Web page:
The flag of Venezuela (capital and most populated city of the Carabobo State), is one of the civic symbols of the town, along with the shield and the anthem. All three symbols were completely modified at the end of the first decade of this century. The current design was approved in 2009 under the authority of the Valencia Municipal Council under the leadership of Councilor Alexis López.
Among the symbols of the flag is the famous Carabobo Triumphal Arch, which represents both the state, the city and the Valencian people. According to reports and some civil authorities, these changes were highly rejected by a sector of the population of Valencia, who denounced the ignorance of the political administration of the roots and historical traditions of the region.
Likewise, there were pronouncements of displeasure due to the absence of certain traditional religious symbols in the current design, such as the Virgen del Socorro (patron saint of Valencia) or the goddess Tacarigua.
Meaning of the current flag of Valencia
The flag design contains three vertical stripes of the same width with the colors yellow, red and green arranged from left to right. In the central strip, the red one, is the coat of arms of the city of Valencia.
The numerical denomination in the Pantone color scale of yellow is 116c / 109c, and it symbolizes the great productive innovation of the city, famous for being the industrial city of Venezuela par excellence.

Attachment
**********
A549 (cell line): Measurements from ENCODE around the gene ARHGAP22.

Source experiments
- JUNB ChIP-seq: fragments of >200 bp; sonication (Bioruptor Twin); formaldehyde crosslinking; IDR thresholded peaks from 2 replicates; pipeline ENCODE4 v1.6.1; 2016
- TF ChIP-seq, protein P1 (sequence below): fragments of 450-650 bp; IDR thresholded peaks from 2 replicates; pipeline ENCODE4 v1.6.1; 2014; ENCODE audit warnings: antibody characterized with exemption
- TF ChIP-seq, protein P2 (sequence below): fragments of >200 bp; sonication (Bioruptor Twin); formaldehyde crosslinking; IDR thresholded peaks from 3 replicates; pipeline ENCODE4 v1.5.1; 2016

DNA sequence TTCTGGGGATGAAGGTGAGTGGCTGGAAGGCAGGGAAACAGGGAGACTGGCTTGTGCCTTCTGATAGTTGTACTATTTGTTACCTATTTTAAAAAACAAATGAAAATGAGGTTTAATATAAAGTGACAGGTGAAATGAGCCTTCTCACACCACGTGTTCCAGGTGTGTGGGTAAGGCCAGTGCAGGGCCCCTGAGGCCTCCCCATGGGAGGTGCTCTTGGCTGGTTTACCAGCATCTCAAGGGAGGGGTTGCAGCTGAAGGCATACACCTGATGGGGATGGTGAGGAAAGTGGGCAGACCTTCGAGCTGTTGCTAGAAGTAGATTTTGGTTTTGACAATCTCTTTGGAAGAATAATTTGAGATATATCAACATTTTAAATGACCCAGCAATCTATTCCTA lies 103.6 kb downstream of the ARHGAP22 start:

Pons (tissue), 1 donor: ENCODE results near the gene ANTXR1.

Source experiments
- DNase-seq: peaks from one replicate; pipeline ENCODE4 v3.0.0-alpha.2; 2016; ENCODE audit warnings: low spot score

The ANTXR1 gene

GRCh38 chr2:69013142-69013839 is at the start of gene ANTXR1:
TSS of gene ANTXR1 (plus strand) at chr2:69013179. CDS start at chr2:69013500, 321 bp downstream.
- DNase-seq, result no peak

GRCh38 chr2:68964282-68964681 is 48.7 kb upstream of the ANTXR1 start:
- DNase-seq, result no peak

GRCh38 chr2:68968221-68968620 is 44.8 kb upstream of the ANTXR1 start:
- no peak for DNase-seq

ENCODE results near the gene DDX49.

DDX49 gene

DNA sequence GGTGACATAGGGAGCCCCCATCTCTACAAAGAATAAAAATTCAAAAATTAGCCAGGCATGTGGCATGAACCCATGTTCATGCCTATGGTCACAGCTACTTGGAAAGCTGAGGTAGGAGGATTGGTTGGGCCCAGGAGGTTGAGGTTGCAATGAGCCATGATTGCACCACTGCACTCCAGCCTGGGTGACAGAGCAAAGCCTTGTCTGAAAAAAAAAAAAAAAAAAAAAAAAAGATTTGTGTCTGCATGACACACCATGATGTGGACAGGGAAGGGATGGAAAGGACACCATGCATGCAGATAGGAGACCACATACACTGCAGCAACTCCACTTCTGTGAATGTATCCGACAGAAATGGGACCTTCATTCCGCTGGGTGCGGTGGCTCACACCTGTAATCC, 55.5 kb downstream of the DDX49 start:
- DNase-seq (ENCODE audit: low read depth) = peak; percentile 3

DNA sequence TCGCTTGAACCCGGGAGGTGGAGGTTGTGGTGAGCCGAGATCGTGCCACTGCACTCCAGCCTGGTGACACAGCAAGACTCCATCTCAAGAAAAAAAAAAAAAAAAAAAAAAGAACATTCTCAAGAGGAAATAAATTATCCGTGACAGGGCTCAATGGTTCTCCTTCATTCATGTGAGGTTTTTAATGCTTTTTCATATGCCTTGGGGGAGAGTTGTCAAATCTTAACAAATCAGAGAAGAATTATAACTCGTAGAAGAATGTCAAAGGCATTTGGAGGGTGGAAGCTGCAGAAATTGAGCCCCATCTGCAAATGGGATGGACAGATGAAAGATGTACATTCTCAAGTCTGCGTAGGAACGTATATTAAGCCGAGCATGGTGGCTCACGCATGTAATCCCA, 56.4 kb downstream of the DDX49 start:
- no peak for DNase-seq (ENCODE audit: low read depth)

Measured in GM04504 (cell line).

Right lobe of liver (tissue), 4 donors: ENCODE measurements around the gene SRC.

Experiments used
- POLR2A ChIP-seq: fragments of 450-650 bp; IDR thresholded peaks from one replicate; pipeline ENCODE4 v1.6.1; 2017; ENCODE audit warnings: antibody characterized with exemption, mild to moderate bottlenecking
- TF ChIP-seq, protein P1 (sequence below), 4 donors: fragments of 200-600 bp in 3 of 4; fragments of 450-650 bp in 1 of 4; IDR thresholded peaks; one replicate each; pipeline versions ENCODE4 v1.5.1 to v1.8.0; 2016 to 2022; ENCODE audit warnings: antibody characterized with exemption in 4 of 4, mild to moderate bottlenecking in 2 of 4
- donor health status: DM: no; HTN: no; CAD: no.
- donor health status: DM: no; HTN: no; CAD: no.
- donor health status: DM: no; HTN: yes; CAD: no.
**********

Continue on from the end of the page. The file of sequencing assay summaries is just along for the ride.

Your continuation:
This yellow represents the wealth derived from the work and production of the companies, the effort, wisdom and perseverance of the entrepreneurs of the city of Valencia.
The Pantone identification number of the chromatic scale is 186c / 032c, and it represents the blood that was shed by the Tacarigua indigenous natives in their resistance to the European colonization process.
It also represents the blood shed in the Campo de Carabobo by the patriotic army of Valencians.
It symbolizes the hope and the fertility of the cultivated fields typical of the soils in the areas near the city and its homonymous municipality. The number on the green pantone color scale is 2423cp.
Coat of arms of the city of Valencia
The coat of arms of the shield consists of an overcoat in the shape of a traditional banner and with three quarters.
The barracks on the left have the illustration of an Indian of the Tacarigua ethnic group next to the water’s edge, representing Lake Valencia. This symbolizes the resistance of the indigenous people of this ethnic group during the colonization.
The right quarter shows the Cathedral Basilica of Our Lady of Socorro, which is a cultural icon of the Valencians, whose patron saint is the Virgen del Socorro.
The barracks below shows the figure of San Juan Bautista de Borburata, who represents the union between Europeans, Africans and indigenous people during the conquest and colony.
The side supports of the shield show a set of crop plants that are tied at the bottom with a red ribbon. The ribbon forms a single central border with an inscription that says “Valencia, a free town”.